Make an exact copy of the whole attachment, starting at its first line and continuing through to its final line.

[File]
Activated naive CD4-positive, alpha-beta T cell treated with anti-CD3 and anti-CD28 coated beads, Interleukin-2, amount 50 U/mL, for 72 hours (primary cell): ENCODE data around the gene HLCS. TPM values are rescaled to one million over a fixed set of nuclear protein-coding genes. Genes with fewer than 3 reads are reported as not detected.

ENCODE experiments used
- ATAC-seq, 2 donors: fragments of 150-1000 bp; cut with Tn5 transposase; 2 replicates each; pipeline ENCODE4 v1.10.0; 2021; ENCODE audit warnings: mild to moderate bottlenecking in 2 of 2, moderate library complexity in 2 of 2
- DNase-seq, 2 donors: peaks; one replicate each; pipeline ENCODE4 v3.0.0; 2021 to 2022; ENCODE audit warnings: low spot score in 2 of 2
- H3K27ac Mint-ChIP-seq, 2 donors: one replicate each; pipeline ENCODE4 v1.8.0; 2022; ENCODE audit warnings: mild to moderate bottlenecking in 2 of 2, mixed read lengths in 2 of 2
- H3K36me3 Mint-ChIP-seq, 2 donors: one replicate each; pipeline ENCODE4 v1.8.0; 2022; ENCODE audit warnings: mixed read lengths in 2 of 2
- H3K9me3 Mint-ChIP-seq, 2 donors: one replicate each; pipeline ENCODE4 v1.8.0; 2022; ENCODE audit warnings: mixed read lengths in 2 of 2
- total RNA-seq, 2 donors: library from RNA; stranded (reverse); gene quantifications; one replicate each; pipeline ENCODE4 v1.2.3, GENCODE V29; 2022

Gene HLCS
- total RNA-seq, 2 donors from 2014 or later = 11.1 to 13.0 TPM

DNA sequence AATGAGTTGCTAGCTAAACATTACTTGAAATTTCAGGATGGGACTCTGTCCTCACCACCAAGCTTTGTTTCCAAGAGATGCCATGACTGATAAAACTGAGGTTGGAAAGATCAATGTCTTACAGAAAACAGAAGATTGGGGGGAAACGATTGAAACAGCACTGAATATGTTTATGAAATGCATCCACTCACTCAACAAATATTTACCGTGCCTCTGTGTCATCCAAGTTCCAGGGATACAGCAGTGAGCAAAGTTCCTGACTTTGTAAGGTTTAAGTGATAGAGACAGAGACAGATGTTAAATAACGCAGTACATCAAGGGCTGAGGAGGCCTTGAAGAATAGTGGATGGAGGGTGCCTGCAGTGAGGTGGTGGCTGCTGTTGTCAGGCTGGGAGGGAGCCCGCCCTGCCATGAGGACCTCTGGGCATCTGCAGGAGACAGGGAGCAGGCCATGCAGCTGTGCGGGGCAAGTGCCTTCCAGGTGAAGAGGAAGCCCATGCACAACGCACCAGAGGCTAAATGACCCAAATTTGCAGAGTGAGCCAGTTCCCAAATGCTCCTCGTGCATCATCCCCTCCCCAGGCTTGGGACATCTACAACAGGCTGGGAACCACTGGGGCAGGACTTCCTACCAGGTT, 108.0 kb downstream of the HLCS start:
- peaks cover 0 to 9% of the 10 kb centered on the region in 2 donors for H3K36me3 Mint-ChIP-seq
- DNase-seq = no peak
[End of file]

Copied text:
Activated naive CD4-positive, alpha-beta T cell treated with anti-CD3 and anti-CD28 coated beads, Interleukin-2, amount 50 U/mL, for 72 hours (primary cell): ENCODE data around the gene HLCS. TPM values are rescaled to one million over a fixed set of nuclear protein-coding genes. Genes with fewer than 3 reads are reported as not detected.

ENCODE experiments used
- ATAC-seq, 2 donors: fragments of 150-1000 bp; cut with Tn5 transposase; 2 replicates each; pipeline ENCODE4 v1.10.0; 2021; ENCODE audit warnings: mild to moderate bottlenecking in 2 of 2, moderate library complexity in 2 of 2
- DNase-seq, 2 donors: peaks; one replicate each; pipeline ENCODE4 v3.0.0; 2021 to 2022; ENCODE audit warnings: low spot score in 2 of 2
- H3K27ac Mint-ChIP-seq, 2 donors: one replicate each; pipeline ENCODE4 v1.8.0; 2022; ENCODE audit warnings: mild to moderate bottlenecking in 2 of 2, mixed read lengths in 2 of 2
- H3K36me3 Mint-ChIP-seq, 2 donors: one replicate each; pipeline ENCODE4 v1.8.0; 2022; ENCODE audit warnings: mixed read lengths in 2 of 2
- H3K9me3 Mint-ChIP-seq, 2 donors: one replicate each; pipeline ENCODE4 v1.8.0; 2022; ENCODE audit warnings: mixed read lengths in 2 of 2
- total RNA-seq, 2 donors: library from RNA; stranded (reverse); gene quantifications; one replicate each; pipeline ENCODE4 v1.2.3, GENCODE V29; 2022

Gene HLCS
- total RNA-seq, 2 donors from 2014 or later = 11.1 to 13.0 TPM

DNA sequence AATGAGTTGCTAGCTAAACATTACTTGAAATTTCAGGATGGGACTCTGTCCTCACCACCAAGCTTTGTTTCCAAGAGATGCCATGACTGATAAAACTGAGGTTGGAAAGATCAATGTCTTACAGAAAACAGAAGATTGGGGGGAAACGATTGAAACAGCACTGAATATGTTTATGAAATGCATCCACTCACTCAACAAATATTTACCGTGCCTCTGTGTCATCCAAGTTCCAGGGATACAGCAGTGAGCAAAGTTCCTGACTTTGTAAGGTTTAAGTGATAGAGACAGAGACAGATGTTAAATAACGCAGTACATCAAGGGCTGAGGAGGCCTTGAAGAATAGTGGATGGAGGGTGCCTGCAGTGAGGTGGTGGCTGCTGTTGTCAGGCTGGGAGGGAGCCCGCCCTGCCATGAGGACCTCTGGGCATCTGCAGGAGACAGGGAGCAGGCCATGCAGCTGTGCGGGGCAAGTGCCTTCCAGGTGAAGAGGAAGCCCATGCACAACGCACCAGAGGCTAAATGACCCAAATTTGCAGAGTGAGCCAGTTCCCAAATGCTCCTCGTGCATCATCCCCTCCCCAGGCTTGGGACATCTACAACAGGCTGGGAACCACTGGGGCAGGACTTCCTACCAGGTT, 108.0 kb downstream of the HLCS start:
- peaks cover 0 to 9% of the 10 kb centered on the region in 2 donors for H3K36me3 Mint-ChIP-seq
- DNase-seq = no peak